Not everyone likes eulachon, a fish so oily it burns like a candle when dried, hence the name candlefish. But my family loves them. Fried, smoked, or baked, these seven-inch smelt appear on our dinner table throughout the year. And netting them is a May tradition that sends us bounding down the Seward Highway toward the Twentymile River, which empties into Turnagain Arm southeast of Anchorage.
Subtle signs from the natural world tell us when it’s time to hit the road—the first warblers singing, signaling that green-up is upon us and the ice is out of the Twentymile; and reports of beluga whales and bald eagles along Turnagain Arm. The eulachon (often pronounced “hooligan”) have arrived.
My wife and young daughter help me pack the car with lunches, dipnets, extra layers, and the five-gallon bucket we hope to fill with the first fresh fish of the year. Then it’s onto the Seward Highway, which is also waking up from winter. After months of mostly commuter traffic between the Kenai Peninsula and Anchorage, the byway now bustles with construction equipment, RVs, and trucks towing boats to busy Prince William Sound.
The Seward Highway is a no-joke kind of drive. Today’s traffic volume has outgrown the narrow roadway, which squeezes between the mountains of Chugach State Park and the winding shores of Turnagain Arm. Drivers must navigate blind curves, rockfalls, impatience behind the wheel, and people stopping to photograph Dall sheep. Construction delays add bother but also promise improvements. Projects straighten curves; blast away loose cliffs; and bring new passing lanes, pull-outs, and a bike path, all for a safer journey.
As drivers watch the road, passengers enjoy scenery of snowy mountains, glaciers, and the rushing waters of Turnagain, which receives some of the biggest tides on Earth. By May, with winter’s sea ice just a memory, bald eagles and gulls are also cruising the arm. They know that in the murky waters below, schools of eulachon ride the currents north up Cook Inlet. Near Anchorage, some bank left for the Susitna River, while others hang a right to follow Turnagain Arm to the Twentymile.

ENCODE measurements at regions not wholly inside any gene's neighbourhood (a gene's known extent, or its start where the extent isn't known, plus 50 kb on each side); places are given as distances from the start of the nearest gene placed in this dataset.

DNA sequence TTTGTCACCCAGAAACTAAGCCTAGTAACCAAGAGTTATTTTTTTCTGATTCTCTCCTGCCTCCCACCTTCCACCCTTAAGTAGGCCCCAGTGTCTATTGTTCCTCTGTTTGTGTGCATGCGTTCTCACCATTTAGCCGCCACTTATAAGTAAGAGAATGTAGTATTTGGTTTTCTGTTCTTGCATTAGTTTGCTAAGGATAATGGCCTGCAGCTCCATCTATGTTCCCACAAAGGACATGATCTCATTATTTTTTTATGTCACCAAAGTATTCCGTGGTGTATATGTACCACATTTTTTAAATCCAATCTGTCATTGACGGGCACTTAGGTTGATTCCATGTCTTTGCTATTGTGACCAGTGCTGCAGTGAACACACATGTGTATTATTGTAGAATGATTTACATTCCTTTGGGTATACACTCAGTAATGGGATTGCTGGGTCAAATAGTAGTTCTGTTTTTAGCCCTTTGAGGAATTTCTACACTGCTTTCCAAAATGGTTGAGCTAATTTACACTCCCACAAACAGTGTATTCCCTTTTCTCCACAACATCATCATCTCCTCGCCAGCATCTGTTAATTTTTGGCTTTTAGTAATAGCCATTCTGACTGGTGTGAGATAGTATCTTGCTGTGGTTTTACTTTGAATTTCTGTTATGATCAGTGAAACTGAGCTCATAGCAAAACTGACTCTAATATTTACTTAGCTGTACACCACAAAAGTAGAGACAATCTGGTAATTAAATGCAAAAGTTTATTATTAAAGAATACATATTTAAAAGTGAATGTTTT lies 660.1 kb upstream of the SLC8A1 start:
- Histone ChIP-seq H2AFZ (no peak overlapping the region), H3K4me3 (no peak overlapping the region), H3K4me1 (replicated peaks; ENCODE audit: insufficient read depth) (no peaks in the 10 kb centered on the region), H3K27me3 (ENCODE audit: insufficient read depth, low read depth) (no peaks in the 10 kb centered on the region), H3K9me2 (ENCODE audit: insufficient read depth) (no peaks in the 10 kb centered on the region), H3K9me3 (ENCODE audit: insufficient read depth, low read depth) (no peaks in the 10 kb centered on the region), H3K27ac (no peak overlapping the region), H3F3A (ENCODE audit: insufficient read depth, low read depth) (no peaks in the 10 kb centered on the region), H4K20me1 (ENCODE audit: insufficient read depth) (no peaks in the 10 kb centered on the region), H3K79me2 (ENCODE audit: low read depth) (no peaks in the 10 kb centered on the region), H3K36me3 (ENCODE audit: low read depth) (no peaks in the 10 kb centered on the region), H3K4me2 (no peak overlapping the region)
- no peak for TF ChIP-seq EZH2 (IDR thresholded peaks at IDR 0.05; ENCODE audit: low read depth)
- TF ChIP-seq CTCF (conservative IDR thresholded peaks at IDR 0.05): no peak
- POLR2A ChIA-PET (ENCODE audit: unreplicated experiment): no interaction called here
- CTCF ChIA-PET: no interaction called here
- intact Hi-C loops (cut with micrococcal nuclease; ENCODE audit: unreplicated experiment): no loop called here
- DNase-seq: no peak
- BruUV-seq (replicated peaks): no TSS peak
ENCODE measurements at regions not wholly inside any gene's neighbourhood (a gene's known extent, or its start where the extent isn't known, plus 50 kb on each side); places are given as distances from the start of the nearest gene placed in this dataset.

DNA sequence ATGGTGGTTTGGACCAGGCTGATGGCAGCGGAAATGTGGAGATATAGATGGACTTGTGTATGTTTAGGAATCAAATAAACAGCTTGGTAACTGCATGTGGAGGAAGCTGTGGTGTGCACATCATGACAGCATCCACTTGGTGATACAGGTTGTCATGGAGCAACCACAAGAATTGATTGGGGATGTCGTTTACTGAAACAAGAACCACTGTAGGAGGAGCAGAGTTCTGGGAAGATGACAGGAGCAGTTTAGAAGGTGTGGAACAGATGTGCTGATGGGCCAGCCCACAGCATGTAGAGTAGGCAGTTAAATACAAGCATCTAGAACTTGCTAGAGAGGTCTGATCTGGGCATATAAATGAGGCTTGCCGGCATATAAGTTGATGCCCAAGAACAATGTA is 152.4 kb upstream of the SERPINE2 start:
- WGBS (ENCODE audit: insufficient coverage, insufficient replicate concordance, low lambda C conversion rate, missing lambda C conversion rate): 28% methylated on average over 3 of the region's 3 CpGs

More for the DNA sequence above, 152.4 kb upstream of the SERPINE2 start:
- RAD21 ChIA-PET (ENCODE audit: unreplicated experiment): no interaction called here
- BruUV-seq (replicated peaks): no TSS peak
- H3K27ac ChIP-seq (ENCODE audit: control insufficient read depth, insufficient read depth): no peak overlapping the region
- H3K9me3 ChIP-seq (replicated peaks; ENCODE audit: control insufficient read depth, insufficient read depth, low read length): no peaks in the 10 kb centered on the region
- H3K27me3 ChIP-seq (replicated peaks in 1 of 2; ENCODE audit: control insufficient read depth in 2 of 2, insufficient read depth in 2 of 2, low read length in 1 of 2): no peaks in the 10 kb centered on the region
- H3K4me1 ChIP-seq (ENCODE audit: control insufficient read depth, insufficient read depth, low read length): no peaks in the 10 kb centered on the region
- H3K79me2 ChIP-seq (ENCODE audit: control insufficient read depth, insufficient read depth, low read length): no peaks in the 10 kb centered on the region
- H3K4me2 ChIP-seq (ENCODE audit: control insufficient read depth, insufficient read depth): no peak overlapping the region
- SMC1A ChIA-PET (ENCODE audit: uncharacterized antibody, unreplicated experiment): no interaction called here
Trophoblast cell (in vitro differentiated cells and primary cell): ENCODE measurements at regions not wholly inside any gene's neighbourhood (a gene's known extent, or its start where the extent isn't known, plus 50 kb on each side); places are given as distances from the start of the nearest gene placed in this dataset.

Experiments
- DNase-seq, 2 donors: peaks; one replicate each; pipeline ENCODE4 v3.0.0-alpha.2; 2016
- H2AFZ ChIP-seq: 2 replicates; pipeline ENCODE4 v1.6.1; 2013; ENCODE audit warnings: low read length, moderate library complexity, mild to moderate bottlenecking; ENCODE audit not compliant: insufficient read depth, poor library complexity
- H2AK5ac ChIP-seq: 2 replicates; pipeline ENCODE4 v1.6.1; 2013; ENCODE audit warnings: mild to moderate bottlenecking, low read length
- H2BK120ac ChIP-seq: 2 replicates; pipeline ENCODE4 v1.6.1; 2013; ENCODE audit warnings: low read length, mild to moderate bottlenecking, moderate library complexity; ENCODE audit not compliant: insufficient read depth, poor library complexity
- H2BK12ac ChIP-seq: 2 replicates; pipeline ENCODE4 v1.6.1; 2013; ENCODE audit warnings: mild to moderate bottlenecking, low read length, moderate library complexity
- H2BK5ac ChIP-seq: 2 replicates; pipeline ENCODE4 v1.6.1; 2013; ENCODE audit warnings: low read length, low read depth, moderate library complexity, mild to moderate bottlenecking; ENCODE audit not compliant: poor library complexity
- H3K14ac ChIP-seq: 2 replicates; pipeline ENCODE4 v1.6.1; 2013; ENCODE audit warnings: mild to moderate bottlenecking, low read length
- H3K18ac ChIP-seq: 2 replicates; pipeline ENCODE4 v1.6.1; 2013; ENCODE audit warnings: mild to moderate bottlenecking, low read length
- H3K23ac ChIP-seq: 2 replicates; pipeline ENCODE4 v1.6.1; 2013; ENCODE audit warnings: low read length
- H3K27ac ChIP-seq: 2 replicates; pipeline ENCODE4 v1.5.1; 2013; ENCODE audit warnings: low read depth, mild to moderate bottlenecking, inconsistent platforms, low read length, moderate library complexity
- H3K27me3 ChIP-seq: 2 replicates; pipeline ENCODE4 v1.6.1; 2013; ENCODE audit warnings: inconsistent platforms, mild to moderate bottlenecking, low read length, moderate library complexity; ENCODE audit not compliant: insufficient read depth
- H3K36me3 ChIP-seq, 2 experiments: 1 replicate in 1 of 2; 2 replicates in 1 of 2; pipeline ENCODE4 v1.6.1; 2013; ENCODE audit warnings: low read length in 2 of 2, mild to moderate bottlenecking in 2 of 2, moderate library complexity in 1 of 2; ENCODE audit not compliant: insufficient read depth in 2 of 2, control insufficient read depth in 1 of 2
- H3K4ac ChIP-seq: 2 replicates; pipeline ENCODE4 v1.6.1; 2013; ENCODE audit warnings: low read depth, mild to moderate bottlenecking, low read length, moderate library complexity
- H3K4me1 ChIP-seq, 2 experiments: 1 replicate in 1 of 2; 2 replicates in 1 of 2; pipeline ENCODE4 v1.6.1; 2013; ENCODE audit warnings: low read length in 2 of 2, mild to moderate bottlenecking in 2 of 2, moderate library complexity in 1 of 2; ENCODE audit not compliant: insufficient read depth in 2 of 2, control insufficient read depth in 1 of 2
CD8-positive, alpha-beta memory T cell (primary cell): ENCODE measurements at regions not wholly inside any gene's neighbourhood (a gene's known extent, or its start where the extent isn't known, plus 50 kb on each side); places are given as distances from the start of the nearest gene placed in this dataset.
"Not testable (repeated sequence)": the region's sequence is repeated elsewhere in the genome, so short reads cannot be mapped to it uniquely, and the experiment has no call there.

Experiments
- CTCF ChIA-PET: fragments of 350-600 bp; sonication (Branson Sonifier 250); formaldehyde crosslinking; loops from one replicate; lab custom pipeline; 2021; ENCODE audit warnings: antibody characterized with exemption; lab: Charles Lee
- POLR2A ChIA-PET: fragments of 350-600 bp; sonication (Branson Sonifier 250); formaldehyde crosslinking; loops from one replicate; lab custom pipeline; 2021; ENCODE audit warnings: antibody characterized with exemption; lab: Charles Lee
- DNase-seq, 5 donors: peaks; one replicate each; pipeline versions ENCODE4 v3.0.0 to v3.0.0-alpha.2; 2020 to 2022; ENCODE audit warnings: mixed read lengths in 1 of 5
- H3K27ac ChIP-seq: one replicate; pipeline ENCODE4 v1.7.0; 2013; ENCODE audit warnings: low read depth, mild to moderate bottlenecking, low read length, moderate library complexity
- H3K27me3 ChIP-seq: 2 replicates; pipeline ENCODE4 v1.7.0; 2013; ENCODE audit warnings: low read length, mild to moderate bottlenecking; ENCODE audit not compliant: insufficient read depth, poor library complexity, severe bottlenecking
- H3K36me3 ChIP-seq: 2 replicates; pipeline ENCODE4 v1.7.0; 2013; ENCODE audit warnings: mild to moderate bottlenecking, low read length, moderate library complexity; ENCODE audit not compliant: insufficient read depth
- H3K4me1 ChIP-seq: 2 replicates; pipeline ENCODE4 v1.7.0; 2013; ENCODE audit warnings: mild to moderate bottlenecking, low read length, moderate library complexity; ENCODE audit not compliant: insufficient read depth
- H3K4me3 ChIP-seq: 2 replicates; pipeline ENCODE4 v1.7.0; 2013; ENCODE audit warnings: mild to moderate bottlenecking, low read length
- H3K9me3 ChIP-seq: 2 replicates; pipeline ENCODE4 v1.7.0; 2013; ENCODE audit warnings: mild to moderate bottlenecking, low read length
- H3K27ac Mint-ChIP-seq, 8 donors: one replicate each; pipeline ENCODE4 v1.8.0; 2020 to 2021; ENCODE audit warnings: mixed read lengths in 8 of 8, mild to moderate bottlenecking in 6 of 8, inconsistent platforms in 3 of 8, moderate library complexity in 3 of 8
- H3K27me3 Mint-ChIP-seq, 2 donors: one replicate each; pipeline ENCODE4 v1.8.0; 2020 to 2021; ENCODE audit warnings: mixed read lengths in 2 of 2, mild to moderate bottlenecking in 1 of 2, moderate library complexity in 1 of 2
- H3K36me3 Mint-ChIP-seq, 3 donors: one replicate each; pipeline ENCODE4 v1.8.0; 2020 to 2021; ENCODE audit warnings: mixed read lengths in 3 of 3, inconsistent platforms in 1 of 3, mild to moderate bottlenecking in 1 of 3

The eulachon is a bullet-shaped fish loaded with nutrition, including oleic acids, iron, vitamin A, and calcium. Between northern California and the southern Bering Sea, it spawns in only about 100 rivers, mostly big, glacially fed waterways clouded with silt, including the Copper, Taku, Stikine, and Unuk.
While the fish are small, they spawn in the millions in large rivers, bringing a flush of nutrients to both people and wildlife during a lean time of year, before fiddleheads, berries, and most salmon have arrived. This timely appearance once earned them another nickname: the salvation fish.
Alaska Native people have long rendered eulachon into a rich oil. Historically, they were processed in large cedar or spruce boxes at seasonal camps. The oil was traded via the famous “grease trails” that connected coastal and interior people. The routes also guided explorers such as Alexander MacKenzie and Lewis and Clark toward the Pacific Coast and later lured Klondike miners up to Chilkoot Pass beyond Skagway.
We know we’re close to the Twentymile when we see orange flags whipping in the wind, indicating a seasonally reduced speed limit. Cars line the road’s shoulder, and families climb over the guardrails to fish the currents that skim past the highway’s riprap. At the river’s mouth, we squeeze between trucks and campers and join a bustling scene on the silty beach.
People tote dipnets and coolers and lead along toddlers in oversized rubber boots. We come bearing different languages and skin tones and are dressed in everything from worn jeans to pricey waders. We build beach fires and blindly probe our nets into opaque waters. When the fishing is slow, kids swim in the chilly river. Overhead, the highway bridge bounces under the weight of trucks, and an Alaska Railroad train full of cruise ship passengers blows its horn into the wind.
But when the eulachon decide it’s time, they surge into the river mouth. Excitement charges through the people and we jostle like gulls for the best waterside perches. We shout at the kids to get out of the water and laugh across language barriers as wriggling iridescent fish spill from our nets and fill our buckets.
Sometimes our small family catches a year’s worth of fish in minutes, and we reluctantly back away from the water. We know that upstream, where the eulachon spawn along solitary riverbends, wolves, bears, otters, and more birds are also gathering, eager for spring edibles as they carry eggs or raise newborns.
The scene has an urban flavor but ancient rhythms. And it happens all down Alaska’s southern coast, in Seward, Yakutat, and beyond. At Berners Bay north of Juneau, boaters and kayakers come to see the whales and sea lions that follow the eulachon in, while at the Stikine, hundreds of bald eagles surround the river’s mudflats. At British Columbia’s Bella Coola, among other villages, First Nations people gather to maintain ancient ways of rendering oil. In Alaska, most eulachon populations remain healthy, although declines have occurred in the Unuk and farther south.
Eventually, we buckle up for the ride home, with our bucket of eulachon in the back. We used to smoke them each year, but now we prefer cleaning and freezing them for breaded fish sticks. That’s likely what we’ll enjoy tonight after heading home along the Seward Highway.